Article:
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Sagittal realignment osteotomy for increased posterior tibial slope after opening-wedge high tibial osteotomy: a case report

  • Yuka Kimura1Email author,
  • Yasuyuki Ishibashi1,
  • Eiichi Tsuda1,
  • Akira Fukuda1 and
  • Harehiko Tsukada1
BMC Sports Science, Medicine and RehabilitationBMC series – open, inclusive and trusted20091:26

DOI: 10.1186/1758-2555-1-26

Received: 14 October 2009

Accepted: 26 November 2009

Published: 26 November 2009

Abstract

A 40 year old welder who underwent opening-wedge high tibial osteotomy for correction of alignment in a varus knee developed persistent pain with loss of knee extension. The posterior tibial slope increased from 9 degrees to 20 degrees after the osteotomy and caused the anteromedial knee pain and limited extension. The patient then underwent a revision osteotomy using a closing wedge technique to correct tibial slope. The osteotomy was performed, first from the medial cortex in the lateral direction, and second in the anteroposterior direction to remove the tibial bone in wedge shape and obtain full extension of the knee. The posterior tibial slope decreased to 8 degrees after the revision osteotomy and the patients returned to pain-free daily life. We reviewed this unique technique for correction of sagittal malalignment using a closing-wedge osteotomy for revision after opening-wedge osteotomy.

Introduction

High tibial osteotomy (HTO) is a widely accepted surgical option to treat medial compartment osteoarthritis or varus malalignment of the knee. Strict criteria for patient selection, which are younger than sixty, knee flexion greater than 120 degrees, minimum lateral thrust and varus deformity less than 10 degrees, are essential for a good outcome [1, 2]. Opening-wedge HTO has recently been popular because of its relatively safer procedures in which no dissection of the fibula or proximal tibiofibular joint is required, and therefore the peroneal nerve and lateral collateral ligament are left intact. The results of opening-wedge HTO are technically demanding and the successful outcomes in a long-term follow-up have been demonstrated in patients with appropriate angular correction [3, 4]. Since the HTO is a realignment procedure in which the weight bearing axis is shifted from the pathological compartment to the other healthy compartment, much attention has been paid how to achieve accurate correction in the coronal plane [5]. Overcorrection and undercorrection of the coronal malalignment have been reported as the significant factors causing poor results. On the other hand, unintended change in the sagittal alignment has been produced in association with the correction procedure of coronal alignment in HTO. It was reported that closing-wedge HTO reduced the posterior tibial slope [68], whereas opening-wedge HTO increased it [5, 8, 9]. The change in the posterior tibial slope alters biomechanics in the tibiofemoral joint, especially in cruciate deficiency knees [10]. In cruciate intact knees, a small increase in the posterior tibial slope after opening-wedge HTO may have only subclinical effect and is asymptomatic in most of the patients. Sterett [11] reported that there was no apparent adverse effect on postoperative knee extension or functional knee score in spite of the significantly increase of posterior tibial slope by an average of 4 degrees after opening-wedge HTO. However, excessive increase could cause loss of extension and lead to tibiofemoral joint pain, and thus deteriorates postoperative clinical results.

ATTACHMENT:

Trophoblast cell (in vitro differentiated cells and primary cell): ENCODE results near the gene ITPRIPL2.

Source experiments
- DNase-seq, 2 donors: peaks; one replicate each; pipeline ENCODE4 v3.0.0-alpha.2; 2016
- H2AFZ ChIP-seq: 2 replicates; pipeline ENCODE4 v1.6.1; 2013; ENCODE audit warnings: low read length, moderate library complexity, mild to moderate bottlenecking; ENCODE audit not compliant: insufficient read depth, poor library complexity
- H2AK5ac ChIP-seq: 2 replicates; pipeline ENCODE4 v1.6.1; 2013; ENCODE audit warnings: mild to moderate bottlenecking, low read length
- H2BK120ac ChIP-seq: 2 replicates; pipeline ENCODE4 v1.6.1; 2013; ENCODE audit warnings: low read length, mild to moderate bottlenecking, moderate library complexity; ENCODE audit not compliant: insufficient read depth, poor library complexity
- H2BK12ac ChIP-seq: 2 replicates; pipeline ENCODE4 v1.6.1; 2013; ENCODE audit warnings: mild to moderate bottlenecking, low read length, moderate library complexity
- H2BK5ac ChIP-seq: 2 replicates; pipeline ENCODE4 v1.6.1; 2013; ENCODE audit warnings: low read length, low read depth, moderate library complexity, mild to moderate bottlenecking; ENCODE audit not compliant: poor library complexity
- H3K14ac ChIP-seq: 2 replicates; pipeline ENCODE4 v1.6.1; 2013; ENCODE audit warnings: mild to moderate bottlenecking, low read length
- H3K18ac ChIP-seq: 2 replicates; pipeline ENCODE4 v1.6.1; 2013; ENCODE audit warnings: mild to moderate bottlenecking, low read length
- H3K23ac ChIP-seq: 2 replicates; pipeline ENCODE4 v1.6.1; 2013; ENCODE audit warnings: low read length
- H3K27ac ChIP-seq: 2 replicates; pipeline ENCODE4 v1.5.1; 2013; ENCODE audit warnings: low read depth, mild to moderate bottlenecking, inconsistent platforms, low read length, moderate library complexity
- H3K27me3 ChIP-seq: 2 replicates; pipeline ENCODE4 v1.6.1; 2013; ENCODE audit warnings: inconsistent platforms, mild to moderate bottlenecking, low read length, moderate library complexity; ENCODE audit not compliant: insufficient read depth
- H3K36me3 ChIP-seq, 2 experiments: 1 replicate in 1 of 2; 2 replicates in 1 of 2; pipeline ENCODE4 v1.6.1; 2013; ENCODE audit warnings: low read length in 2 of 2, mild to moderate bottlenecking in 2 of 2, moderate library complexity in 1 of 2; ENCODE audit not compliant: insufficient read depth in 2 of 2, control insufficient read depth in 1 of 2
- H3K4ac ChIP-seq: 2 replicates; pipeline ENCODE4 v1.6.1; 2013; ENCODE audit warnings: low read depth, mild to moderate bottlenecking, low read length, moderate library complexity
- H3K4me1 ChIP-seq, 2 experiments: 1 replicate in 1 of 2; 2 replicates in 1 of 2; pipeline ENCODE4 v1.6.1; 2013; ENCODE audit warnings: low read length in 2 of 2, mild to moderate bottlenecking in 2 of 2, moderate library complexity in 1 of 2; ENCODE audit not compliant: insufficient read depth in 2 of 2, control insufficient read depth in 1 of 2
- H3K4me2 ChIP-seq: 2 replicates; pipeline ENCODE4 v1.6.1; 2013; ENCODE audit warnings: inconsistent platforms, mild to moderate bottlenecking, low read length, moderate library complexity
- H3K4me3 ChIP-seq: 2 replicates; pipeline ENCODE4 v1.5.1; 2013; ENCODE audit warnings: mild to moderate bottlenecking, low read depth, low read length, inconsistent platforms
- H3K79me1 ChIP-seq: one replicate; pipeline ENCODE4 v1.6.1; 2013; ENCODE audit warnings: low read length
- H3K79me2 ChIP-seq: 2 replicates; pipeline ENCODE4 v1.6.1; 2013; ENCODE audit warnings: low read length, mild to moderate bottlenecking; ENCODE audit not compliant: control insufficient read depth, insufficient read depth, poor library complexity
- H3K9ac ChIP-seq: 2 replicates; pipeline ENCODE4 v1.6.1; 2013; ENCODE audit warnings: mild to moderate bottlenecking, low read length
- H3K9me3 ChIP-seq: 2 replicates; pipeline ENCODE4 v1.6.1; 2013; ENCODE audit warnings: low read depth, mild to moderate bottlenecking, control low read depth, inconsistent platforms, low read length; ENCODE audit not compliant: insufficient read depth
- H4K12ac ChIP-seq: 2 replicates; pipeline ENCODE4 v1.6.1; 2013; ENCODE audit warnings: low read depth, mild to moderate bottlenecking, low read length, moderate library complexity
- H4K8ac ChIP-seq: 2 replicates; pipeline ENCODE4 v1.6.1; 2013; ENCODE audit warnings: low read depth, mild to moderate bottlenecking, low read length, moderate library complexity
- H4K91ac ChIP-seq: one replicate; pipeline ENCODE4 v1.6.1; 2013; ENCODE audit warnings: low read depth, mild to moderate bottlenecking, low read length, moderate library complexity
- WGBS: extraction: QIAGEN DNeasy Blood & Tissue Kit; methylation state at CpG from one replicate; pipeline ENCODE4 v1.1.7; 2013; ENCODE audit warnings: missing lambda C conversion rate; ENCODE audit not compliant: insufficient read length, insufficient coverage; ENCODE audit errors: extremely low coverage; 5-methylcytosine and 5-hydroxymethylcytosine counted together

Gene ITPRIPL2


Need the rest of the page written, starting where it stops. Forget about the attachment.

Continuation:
We present a patient who underwent the closing-wedge osteotomy with unique techniques for treatment of flexion contracture and anteromedial knee pain that resulted from the increased posterior tibial slope associated with failed opening-wedge HTO. The patient was informed that the data concerning this case would be submitted for a publication, and gave his consent.

Case report

A forty-year-old male welder with no past history of knee injury presented to another institution with left knee pain in September 2000. He underwent an arthroscopic partial menisectomy of the medial meniscus. In December 2004, 4 years after the primary surgery, he had a second arthroscopic partial menisectomy of the medial meniscus. However his left knee pain was not reduced. The radiographs of his left knee revealed a narrow medial joint space, femorotibial angle of 178 degrees, and posterior tibial slope [12] of 9 degrees. In January 2005, when he was 44 years old, he received an opening-wedge HTO using a Puddu plate with a 15-mm opening block and osteochondral transplantation of the medial femoral condyle. The femorotibial angle was corrected to 170 degrees after the osteotomy, while the posterior tibial slope increased to 20 degrees. The Puddu plate was removed at 18 months after the osteotomy; however, he still had severe knee pain.